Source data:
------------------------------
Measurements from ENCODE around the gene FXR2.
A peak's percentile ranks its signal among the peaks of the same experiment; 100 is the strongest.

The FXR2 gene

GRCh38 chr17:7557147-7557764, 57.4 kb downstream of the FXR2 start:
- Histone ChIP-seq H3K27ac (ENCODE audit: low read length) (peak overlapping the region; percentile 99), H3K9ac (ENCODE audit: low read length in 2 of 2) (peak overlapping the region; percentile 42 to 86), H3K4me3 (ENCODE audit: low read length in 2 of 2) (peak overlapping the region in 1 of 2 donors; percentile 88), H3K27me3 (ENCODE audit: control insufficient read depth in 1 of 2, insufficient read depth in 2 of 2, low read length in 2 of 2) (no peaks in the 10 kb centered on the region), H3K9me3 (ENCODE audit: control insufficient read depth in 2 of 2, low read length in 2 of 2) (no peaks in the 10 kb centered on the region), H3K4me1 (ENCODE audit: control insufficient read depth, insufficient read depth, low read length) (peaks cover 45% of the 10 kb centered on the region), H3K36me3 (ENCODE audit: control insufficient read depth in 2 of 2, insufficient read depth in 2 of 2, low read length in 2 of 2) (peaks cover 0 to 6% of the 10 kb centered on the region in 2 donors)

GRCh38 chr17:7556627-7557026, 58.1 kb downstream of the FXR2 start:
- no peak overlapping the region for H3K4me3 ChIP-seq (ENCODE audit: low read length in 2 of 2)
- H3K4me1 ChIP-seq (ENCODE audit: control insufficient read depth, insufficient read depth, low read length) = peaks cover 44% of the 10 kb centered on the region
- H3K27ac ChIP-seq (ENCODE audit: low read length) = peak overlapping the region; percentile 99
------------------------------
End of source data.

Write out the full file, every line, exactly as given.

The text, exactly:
Measurements from ENCODE around the gene FXR2.
A peak's percentile ranks its signal among the peaks of the same experiment; 100 is the strongest.

The FXR2 gene

GRCh38 chr17:7557147-7557764, 57.4 kb downstream of the FXR2 start:
- Histone ChIP-seq H3K27ac (ENCODE audit: low read length) (peak overlapping the region; percentile 99), H3K9ac (ENCODE audit: low read length in 2 of 2) (peak overlapping the region; percentile 42 to 86), H3K4me3 (ENCODE audit: low read length in 2 of 2) (peak overlapping the region in 1 of 2 donors; percentile 88), H3K27me3 (ENCODE audit: control insufficient read depth in 1 of 2, insufficient read depth in 2 of 2, low read length in 2 of 2) (no peaks in the 10 kb centered on the region), H3K9me3 (ENCODE audit: control insufficient read depth in 2 of 2, low read length in 2 of 2) (no peaks in the 10 kb centered on the region), H3K4me1 (ENCODE audit: control insufficient read depth, insufficient read depth, low read length) (peaks cover 45% of the 10 kb centered on the region), H3K36me3 (ENCODE audit: control insufficient read depth in 2 of 2, insufficient read depth in 2 of 2, low read length in 2 of 2) (peaks cover 0 to 6% of the 10 kb centered on the region in 2 donors)

GRCh38 chr17:7556627-7557026, 58.1 kb downstream of the FXR2 start:
- no peak overlapping the region for H3K4me3 ChIP-seq (ENCODE audit: low read length in 2 of 2)
- H3K4me1 ChIP-seq (ENCODE audit: control insufficient read depth, insufficient read depth, low read length) = peaks cover 44% of the 10 kb centered on the region
- H3K27ac ChIP-seq (ENCODE audit: low read length) = peak overlapping the region; percentile 99